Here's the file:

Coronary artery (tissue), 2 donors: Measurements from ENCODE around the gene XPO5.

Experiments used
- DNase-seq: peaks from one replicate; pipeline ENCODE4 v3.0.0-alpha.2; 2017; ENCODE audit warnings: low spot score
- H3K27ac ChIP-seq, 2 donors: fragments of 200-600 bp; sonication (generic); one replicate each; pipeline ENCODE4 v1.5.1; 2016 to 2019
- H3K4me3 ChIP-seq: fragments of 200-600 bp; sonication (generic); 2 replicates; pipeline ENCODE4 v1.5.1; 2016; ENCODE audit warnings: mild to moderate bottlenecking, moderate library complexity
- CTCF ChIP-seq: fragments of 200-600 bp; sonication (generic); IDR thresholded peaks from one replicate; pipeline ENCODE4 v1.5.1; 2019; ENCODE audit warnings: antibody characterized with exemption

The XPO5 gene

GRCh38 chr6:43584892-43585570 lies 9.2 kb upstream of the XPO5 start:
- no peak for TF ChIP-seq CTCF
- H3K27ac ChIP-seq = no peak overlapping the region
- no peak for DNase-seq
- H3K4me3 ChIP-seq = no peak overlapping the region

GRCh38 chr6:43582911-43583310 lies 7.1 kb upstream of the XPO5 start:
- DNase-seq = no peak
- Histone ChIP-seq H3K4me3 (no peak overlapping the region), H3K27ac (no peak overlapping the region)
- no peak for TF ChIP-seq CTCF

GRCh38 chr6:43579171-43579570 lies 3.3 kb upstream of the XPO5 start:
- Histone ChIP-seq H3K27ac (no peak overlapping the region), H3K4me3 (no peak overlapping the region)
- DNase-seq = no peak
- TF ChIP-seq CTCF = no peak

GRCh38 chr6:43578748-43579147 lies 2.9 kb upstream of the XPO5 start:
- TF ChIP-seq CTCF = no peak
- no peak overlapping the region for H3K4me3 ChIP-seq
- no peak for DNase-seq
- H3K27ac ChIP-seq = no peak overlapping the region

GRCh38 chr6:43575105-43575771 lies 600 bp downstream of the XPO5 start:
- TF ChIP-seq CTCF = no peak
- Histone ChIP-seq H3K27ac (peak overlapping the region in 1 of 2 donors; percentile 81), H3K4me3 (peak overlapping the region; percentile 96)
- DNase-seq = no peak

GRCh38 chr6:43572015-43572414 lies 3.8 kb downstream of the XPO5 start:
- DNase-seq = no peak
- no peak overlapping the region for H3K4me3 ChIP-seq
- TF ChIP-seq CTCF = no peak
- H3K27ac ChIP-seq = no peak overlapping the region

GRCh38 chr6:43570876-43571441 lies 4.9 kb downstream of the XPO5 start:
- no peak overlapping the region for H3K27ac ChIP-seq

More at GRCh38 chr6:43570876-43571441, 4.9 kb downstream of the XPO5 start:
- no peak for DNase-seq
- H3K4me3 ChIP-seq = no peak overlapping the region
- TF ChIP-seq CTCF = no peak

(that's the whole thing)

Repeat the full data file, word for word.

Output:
Coronary artery (tissue), 2 donors: Measurements from ENCODE around the gene XPO5.

Experiments used
- DNase-seq: peaks from one replicate; pipeline ENCODE4 v3.0.0-alpha.2; 2017; ENCODE audit warnings: low spot score
- H3K27ac ChIP-seq, 2 donors: fragments of 200-600 bp; sonication (generic); one replicate each; pipeline ENCODE4 v1.5.1; 2016 to 2019
- H3K4me3 ChIP-seq: fragments of 200-600 bp; sonication (generic); 2 replicates; pipeline ENCODE4 v1.5.1; 2016; ENCODE audit warnings: mild to moderate bottlenecking, moderate library complexity
- CTCF ChIP-seq: fragments of 200-600 bp; sonication (generic); IDR thresholded peaks from one replicate; pipeline ENCODE4 v1.5.1; 2019; ENCODE audit warnings: antibody characterized with exemption

The XPO5 gene

GRCh38 chr6:43584892-43585570 lies 9.2 kb upstream of the XPO5 start:
- no peak for TF ChIP-seq CTCF
- H3K27ac ChIP-seq = no peak overlapping the region
- no peak for DNase-seq
- H3K4me3 ChIP-seq = no peak overlapping the region

GRCh38 chr6:43582911-43583310 lies 7.1 kb upstream of the XPO5 start:
- DNase-seq = no peak
- Histone ChIP-seq H3K4me3 (no peak overlapping the region), H3K27ac (no peak overlapping the region)
- no peak for TF ChIP-seq CTCF

GRCh38 chr6:43579171-43579570 lies 3.3 kb upstream of the XPO5 start:
- Histone ChIP-seq H3K27ac (no peak overlapping the region), H3K4me3 (no peak overlapping the region)
- DNase-seq = no peak
- TF ChIP-seq CTCF = no peak

GRCh38 chr6:43578748-43579147 lies 2.9 kb upstream of the XPO5 start:
- TF ChIP-seq CTCF = no peak
- no peak overlapping the region for H3K4me3 ChIP-seq
- no peak for DNase-seq
- H3K27ac ChIP-seq = no peak overlapping the region

GRCh38 chr6:43575105-43575771 lies 600 bp downstream of the XPO5 start:
- TF ChIP-seq CTCF = no peak
- Histone ChIP-seq H3K27ac (peak overlapping the region in 1 of 2 donors; percentile 81), H3K4me3 (peak overlapping the region; percentile 96)
- DNase-seq = no peak

GRCh38 chr6:43572015-43572414 lies 3.8 kb downstream of the XPO5 start:
- DNase-seq = no peak
- no peak overlapping the region for H3K4me3 ChIP-seq
- TF ChIP-seq CTCF = no peak
- H3K27ac ChIP-seq = no peak overlapping the region

GRCh38 chr6:43570876-43571441 lies 4.9 kb downstream of the XPO5 start:
- no peak overlapping the region for H3K27ac ChIP-seq

More at GRCh38 chr6:43570876-43571441, 4.9 kb downstream of the XPO5 start:
- no peak for DNase-seq
- H3K4me3 ChIP-seq = no peak overlapping the region
- TF ChIP-seq CTCF = no peak